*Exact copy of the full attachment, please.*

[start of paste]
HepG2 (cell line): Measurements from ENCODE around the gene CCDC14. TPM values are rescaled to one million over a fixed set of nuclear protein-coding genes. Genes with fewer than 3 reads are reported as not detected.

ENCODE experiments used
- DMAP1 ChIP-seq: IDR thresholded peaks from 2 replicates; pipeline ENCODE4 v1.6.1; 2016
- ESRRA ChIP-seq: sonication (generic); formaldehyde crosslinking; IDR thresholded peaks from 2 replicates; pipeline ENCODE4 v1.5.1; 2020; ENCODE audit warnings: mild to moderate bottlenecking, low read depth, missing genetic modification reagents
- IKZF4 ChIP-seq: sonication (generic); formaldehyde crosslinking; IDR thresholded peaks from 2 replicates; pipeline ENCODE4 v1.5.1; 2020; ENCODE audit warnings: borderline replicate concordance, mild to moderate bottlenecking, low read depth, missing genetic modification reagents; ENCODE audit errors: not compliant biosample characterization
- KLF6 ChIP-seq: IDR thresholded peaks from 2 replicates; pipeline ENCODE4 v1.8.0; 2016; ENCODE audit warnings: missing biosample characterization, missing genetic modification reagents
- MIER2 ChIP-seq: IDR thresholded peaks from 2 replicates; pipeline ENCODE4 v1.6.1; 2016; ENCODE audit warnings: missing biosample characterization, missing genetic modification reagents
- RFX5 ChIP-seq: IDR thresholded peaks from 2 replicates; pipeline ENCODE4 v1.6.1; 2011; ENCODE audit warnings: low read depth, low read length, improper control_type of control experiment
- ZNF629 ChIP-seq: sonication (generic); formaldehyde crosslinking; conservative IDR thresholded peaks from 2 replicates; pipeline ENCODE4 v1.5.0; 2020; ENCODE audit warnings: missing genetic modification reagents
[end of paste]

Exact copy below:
HepG2 (cell line): Measurements from ENCODE around the gene CCDC14. TPM values are rescaled to one million over a fixed set of nuclear protein-coding genes. Genes with fewer than 3 reads are reported as not detected.

ENCODE experiments used
- DMAP1 ChIP-seq: IDR thresholded peaks from 2 replicates; pipeline ENCODE4 v1.6.1; 2016
- ESRRA ChIP-seq: sonication (generic); formaldehyde crosslinking; IDR thresholded peaks from 2 replicates; pipeline ENCODE4 v1.5.1; 2020; ENCODE audit warnings: mild to moderate bottlenecking, low read depth, missing genetic modification reagents
- IKZF4 ChIP-seq: sonication (generic); formaldehyde crosslinking; IDR thresholded peaks from 2 replicates; pipeline ENCODE4 v1.5.1; 2020; ENCODE audit warnings: borderline replicate concordance, mild to moderate bottlenecking, low read depth, missing genetic modification reagents; ENCODE audit errors: not compliant biosample characterization
- KLF6 ChIP-seq: IDR thresholded peaks from 2 replicates; pipeline ENCODE4 v1.8.0; 2016; ENCODE audit warnings: missing biosample characterization, missing genetic modification reagents
- MIER2 ChIP-seq: IDR thresholded peaks from 2 replicates; pipeline ENCODE4 v1.6.1; 2016; ENCODE audit warnings: missing biosample characterization, missing genetic modification reagents
- RFX5 ChIP-seq: IDR thresholded peaks from 2 replicates; pipeline ENCODE4 v1.6.1; 2011; ENCODE audit warnings: low read depth, low read length, improper control_type of control experiment
- ZNF629 ChIP-seq: sonication (generic); formaldehyde crosslinking; conservative IDR thresholded peaks from 2 replicates; pipeline ENCODE4 v1.5.0; 2020; ENCODE audit warnings: missing genetic modification reagents